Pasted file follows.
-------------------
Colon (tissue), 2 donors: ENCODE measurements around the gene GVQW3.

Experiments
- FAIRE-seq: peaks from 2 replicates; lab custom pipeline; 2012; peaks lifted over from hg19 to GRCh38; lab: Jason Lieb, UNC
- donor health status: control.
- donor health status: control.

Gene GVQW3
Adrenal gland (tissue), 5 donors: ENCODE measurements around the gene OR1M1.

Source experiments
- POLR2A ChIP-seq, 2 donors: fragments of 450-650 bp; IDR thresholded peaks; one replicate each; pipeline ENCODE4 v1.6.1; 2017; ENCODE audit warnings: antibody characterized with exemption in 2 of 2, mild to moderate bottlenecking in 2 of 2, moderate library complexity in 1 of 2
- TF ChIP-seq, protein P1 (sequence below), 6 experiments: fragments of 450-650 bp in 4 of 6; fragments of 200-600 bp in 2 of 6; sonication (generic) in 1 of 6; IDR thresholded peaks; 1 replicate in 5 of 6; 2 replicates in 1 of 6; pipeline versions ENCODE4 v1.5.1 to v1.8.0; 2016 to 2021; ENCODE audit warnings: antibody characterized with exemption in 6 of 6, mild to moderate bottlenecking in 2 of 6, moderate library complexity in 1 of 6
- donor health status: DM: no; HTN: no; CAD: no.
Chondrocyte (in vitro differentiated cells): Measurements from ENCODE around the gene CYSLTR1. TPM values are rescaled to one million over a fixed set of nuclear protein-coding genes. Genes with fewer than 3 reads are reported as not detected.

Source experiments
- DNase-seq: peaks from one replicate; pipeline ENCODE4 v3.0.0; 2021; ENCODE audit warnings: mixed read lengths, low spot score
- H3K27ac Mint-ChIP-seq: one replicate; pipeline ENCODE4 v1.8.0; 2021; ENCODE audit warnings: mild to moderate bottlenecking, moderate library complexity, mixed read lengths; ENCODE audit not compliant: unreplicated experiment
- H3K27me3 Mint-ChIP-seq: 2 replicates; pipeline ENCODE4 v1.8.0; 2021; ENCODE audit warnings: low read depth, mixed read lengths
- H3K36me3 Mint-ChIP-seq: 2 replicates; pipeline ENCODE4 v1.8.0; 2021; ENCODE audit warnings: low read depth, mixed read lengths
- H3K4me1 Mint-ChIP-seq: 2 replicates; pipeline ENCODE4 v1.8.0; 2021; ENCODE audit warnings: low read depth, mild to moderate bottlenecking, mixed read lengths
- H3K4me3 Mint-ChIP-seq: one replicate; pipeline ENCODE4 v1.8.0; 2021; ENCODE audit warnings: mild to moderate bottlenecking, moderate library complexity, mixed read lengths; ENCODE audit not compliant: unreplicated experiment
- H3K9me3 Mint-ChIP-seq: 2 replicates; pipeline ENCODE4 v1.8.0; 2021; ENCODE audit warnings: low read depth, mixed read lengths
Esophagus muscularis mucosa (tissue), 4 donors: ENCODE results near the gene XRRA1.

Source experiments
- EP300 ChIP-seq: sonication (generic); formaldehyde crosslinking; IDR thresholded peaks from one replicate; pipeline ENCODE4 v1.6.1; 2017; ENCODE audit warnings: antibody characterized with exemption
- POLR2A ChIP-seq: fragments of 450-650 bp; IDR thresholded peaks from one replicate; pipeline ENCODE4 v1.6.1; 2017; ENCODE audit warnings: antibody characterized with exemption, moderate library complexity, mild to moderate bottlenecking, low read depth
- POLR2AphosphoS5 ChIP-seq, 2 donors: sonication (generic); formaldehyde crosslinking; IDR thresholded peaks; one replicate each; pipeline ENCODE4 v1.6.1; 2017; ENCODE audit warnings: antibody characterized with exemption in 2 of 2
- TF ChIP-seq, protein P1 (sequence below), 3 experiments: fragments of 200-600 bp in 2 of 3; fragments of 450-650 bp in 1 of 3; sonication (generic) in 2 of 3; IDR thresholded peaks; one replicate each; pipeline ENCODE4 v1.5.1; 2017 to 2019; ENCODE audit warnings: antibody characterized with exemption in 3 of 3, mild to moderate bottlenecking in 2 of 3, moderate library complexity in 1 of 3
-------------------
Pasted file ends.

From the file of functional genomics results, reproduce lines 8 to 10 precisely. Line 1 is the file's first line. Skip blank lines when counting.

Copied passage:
Source experiments
- POLR2A ChIP-seq, 2 donors: fragments of 450-650 bp; IDR thresholded peaks; one replicate each; pipeline ENCODE4 v1.6.1; 2017; ENCODE audit warnings: antibody characterized with exemption in 2 of 2, mild to moderate bottlenecking in 2 of 2, moderate library complexity in 1 of 2
- TF ChIP-seq, protein P1 (sequence below), 6 experiments: fragments of 450-650 bp in 4 of 6; fragments of 200-600 bp in 2 of 6; sonication (generic) in 1 of 6; IDR thresholded peaks; 1 replicate in 5 of 6; 2 replicates in 1 of 6; pipeline versions ENCODE4 v1.5.1 to v1.8.0; 2016 to 2021; ENCODE audit warnings: antibody characterized with exemption in 6 of 6, mild to moderate bottlenecking in 2 of 6, moderate library complexity in 1 of 6